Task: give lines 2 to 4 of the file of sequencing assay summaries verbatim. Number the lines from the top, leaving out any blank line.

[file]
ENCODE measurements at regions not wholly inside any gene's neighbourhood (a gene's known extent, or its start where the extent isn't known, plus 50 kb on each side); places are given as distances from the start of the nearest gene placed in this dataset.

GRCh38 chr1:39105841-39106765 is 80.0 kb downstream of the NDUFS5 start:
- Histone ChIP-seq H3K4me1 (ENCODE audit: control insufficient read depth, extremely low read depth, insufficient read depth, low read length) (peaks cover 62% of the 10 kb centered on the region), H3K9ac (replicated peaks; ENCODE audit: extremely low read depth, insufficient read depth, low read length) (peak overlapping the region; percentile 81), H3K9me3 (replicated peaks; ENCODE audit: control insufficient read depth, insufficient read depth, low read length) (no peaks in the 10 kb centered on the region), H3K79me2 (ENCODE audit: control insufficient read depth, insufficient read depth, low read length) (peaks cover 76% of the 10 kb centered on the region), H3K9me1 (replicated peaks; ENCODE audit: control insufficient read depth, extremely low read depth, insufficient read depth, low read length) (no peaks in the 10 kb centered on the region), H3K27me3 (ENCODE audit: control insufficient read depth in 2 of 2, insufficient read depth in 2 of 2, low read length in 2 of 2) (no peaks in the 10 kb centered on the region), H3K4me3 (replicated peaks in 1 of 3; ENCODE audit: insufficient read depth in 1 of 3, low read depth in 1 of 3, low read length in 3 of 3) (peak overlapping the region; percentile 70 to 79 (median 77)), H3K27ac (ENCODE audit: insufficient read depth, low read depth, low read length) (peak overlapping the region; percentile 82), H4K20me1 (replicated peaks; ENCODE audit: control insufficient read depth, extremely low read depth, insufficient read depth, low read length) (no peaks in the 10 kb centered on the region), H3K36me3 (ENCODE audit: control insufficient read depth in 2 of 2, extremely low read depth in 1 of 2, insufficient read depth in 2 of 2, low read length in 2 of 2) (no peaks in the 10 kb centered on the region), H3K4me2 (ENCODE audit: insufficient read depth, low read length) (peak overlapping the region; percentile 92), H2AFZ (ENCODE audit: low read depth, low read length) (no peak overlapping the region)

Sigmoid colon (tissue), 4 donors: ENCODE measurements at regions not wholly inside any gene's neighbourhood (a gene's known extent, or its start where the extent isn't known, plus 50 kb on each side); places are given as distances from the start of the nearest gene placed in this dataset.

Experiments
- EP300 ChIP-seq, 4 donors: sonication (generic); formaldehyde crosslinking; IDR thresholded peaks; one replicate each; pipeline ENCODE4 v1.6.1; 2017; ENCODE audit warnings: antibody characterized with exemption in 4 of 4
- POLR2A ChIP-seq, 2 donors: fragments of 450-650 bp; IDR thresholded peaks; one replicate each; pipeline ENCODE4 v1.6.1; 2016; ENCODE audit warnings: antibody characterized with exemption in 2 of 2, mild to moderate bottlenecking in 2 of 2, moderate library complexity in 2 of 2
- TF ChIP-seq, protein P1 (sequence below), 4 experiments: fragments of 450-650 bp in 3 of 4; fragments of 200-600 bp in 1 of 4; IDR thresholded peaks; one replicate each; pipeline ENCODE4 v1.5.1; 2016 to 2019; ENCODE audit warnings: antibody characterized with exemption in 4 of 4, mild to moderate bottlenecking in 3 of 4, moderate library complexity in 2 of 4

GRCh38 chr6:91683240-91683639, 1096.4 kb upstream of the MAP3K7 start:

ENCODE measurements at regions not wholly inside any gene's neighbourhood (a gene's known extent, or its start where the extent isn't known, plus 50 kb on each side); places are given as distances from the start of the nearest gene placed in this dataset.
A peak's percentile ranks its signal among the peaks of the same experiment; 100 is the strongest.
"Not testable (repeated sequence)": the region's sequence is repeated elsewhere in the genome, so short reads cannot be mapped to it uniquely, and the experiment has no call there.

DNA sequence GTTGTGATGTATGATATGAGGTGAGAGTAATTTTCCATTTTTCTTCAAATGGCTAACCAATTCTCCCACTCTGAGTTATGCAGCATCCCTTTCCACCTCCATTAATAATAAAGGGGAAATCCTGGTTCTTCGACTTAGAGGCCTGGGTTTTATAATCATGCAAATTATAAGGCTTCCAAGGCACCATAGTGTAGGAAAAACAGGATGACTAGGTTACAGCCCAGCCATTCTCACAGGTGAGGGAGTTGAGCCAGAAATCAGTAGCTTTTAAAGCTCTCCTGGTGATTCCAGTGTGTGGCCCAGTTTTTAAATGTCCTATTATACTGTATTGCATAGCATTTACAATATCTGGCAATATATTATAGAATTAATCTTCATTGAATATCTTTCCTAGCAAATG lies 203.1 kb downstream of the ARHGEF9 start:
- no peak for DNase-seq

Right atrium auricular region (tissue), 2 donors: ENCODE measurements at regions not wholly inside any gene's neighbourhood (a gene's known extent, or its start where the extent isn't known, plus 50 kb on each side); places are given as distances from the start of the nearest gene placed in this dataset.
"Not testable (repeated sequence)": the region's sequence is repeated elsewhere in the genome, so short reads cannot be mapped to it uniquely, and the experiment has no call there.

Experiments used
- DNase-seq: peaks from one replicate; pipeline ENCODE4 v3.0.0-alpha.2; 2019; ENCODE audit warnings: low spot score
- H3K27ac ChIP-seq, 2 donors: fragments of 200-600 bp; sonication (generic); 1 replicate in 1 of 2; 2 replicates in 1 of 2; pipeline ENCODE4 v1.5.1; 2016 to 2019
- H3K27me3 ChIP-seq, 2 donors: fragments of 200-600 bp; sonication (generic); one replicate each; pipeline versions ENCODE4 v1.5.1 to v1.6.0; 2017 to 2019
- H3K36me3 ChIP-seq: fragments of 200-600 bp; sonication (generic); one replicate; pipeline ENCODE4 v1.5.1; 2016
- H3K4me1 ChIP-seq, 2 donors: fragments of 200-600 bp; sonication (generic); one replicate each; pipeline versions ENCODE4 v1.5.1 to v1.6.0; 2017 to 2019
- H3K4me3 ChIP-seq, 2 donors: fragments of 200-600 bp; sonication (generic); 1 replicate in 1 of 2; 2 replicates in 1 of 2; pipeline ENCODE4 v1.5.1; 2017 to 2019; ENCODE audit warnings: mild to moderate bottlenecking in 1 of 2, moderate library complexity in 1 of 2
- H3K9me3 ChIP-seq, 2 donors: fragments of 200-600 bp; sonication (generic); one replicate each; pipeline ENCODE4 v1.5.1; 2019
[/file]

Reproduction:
GRCh38 chr1:39105841-39106765 is 80.0 kb downstream of the NDUFS5 start:
- Histone ChIP-seq H3K4me1 (ENCODE audit: control insufficient read depth, extremely low read depth, insufficient read depth, low read length) (peaks cover 62% of the 10 kb centered on the region), H3K9ac (replicated peaks; ENCODE audit: extremely low read depth, insufficient read depth, low read length) (peak overlapping the region; percentile 81), H3K9me3 (replicated peaks; ENCODE audit: control insufficient read depth, insufficient read depth, low read length) (no peaks in the 10 kb centered on the region), H3K79me2 (ENCODE audit: control insufficient read depth, insufficient read depth, low read length) (peaks cover 76% of the 10 kb centered on the region), H3K9me1 (replicated peaks; ENCODE audit: control insufficient read depth, extremely low read depth, insufficient read depth, low read length) (no peaks in the 10 kb centered on the region), H3K27me3 (ENCODE audit: control insufficient read depth in 2 of 2, insufficient read depth in 2 of 2, low read length in 2 of 2) (no peaks in the 10 kb centered on the region), H3K4me3 (replicated peaks in 1 of 3; ENCODE audit: insufficient read depth in 1 of 3, low read depth in 1 of 3, low read length in 3 of 3) (peak overlapping the region; percentile 70 to 79 (median 77)), H3K27ac (ENCODE audit: insufficient read depth, low read depth, low read length) (peak overlapping the region; percentile 82), H4K20me1 (replicated peaks; ENCODE audit: control insufficient read depth, extremely low read depth, insufficient read depth, low read length) (no peaks in the 10 kb centered on the region), H3K36me3 (ENCODE audit: control insufficient read depth in 2 of 2, extremely low read depth in 1 of 2, insufficient read depth in 2 of 2, low read length in 2 of 2) (no peaks in the 10 kb centered on the region), H3K4me2 (ENCODE audit: insufficient read depth, low read length) (peak overlapping the region; percentile 92), H2AFZ (ENCODE audit: low read depth, low read length) (no peak overlapping the region)

Sigmoid colon (tissue), 4 donors: ENCODE measurements at regions not wholly inside any gene's neighbourhood (a gene's known extent, or its start where the extent isn't known, plus 50 kb on each side); places are given as distances from the start of the nearest gene placed in this dataset.